This morning I laced up my runners and walked down the hallway to the gym of the private clinic that I am currently at. I stepped on the treadmill and ran 20 km. To put that in perspective I’ve been in hospital for just under four months and just two months ago I was lying in the ICU fighting for my life. To be honest, I didn’t have much fight left in me. The insidious diseases I was up against; Depression and Complex PTSD. I hit my lowest point as I was lying in the Intensive Care Unit. I had tubes coming out of each arm, wires attached to my chest and a nasogastric tube down my nose and into my stomach. I had given up on life. When my parents visited I could see the pain & suffering etched all over their faces. I cried for hours after they left. I cried until I had no tears left to shed. It was at that point that I realised that I wasn’t just hurting myself. My parents, siblings and friends shared the pain I was going through. It was also at that point that I decided to embark on the hardest fight of my life. Saving myself.

I was lucky enough to accidentally fall into the running world when I was 23. Four years, 6 ultras, 7 marathons, 11 ½ marathons and a bunch of smaller races later here I am. I found running was a form of self-soothing. Every run whether good or bad appeased those self-defeating thoughts. Each step I took, every km on the Garmin & every minute clocked up was just enough to keep me ahead of my depression. Those constant destructive thoughts would ease. Mental illness is not uncommon in the running community. In fact, it is far more prevalent than you may think. I’ve met runners battling mental illness, those who have swapped addiction for running and those who battle through physical illness. I was lucky enough that my running was enough to keep me toeing the line between functional and dysfunctional. As long as I ran, I was able to ‘function’ enough to be part of society.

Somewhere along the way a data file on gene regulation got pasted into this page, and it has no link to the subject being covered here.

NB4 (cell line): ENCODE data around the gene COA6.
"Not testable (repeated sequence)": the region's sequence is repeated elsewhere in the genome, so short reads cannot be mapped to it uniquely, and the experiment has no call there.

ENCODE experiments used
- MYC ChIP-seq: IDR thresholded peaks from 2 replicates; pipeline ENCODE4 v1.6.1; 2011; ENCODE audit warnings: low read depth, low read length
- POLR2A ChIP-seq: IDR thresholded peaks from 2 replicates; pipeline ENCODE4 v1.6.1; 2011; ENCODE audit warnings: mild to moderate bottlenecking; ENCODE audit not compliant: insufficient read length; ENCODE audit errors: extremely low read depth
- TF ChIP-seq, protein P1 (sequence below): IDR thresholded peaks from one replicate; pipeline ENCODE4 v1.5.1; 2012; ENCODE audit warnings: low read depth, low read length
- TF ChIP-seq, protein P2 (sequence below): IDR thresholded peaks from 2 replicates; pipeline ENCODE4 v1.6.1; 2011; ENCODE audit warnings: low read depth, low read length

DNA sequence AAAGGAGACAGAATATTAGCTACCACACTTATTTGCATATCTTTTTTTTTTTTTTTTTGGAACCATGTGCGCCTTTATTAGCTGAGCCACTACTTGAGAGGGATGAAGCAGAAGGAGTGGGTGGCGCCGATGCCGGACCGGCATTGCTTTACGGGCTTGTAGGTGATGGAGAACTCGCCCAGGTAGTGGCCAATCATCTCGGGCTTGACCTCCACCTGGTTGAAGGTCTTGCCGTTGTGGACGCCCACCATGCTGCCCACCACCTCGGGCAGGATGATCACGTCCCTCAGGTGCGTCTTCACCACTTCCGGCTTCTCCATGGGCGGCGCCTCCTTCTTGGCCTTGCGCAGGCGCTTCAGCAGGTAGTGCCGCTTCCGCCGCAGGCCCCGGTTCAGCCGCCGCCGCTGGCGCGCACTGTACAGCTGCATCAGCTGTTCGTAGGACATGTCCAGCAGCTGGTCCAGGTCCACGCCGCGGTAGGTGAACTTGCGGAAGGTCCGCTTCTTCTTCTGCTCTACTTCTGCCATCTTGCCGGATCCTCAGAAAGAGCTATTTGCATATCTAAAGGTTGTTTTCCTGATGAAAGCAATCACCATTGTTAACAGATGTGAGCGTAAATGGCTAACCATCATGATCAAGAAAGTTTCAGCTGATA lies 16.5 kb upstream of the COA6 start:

Just over a year ago I joined an amazing running club, UpCoaching . I also began getting individual coaching from Brendan Davies. I cannot express enough how amazing Brendan is as a coach, and how much he has done for my mental health. It may seem strange that my mental health improved, but he built my confidence, self-belief and self esteem. I’ve been on countless running & decompressing sessions with him whilst exploring the trails (and mostly getting lost). These sessions not only built upon my respect for him, but also taught me numerous lessons. He also demonstrates his amazing work ethic through his training & his amazing running feats. Not only did my mental health improve, but my race times were significantly faster too. I PB’d in the marathon, half marathon, 10km and 5 km races.

The group training with my fellow Uppers rates up there as my favourite form of therapy. Runners are a confused bunch of people (my training partners included). I say that in the most loving way. Most of us can’t explain succinctly why we run. We run for ‘that’ feeling. That endorphin filling, heart pumping high. I love the positive, accepting and uplifting environment that training with them all brings.

To be honest, running is one of the only things that had kept me going in my darkest of times. No matter how low I am or how hopeless I feel, lacing up my trainers and going for a run can change everything. That was until about 5 months ago when I began to fall apart. My depressive lows got worse, I began sleeping all day and staying awake all night, I isolated myself from my friends & family. I basically spent 23 hrs a day in my room and 1 hr running. There is nothing healthy in this. I knew I’d hit a low when I went out for my run at 5 in the morning and spent the entire run with tears streaming down my face. I remember a quote running through my mind as I ran; “You cannot outrun insanity, anymore than you can outrun your own shadow”. It was at that point that I realised I no longer had a grasp on my problems. They were far too big to tackle on my own. Only a few hours later I was admitted to hospital.

I am not ashamed of my mental health struggles. They have only made me a stronger, better-rounded individual. I believe that running has also played a huge role in my recovery. Two months ago whilst lying in ICU I never thought I’d run again. But the love from my family, friends, coach and fellow Uppers has seen me dip my toes back into what I love. Running is a powerful tool for both physical and mental health. I am now getting the help I need, whilst combining this with the running that has taught me so much.

If you or someone you love is struggling with mental health issues, please reach out to someone who cares.

Alternatively you can access:
Or the Mental Health Line: 1800 011 511

You can find me on tweeting about my running @laurenvictoriah or on instagram @laurenvictoriah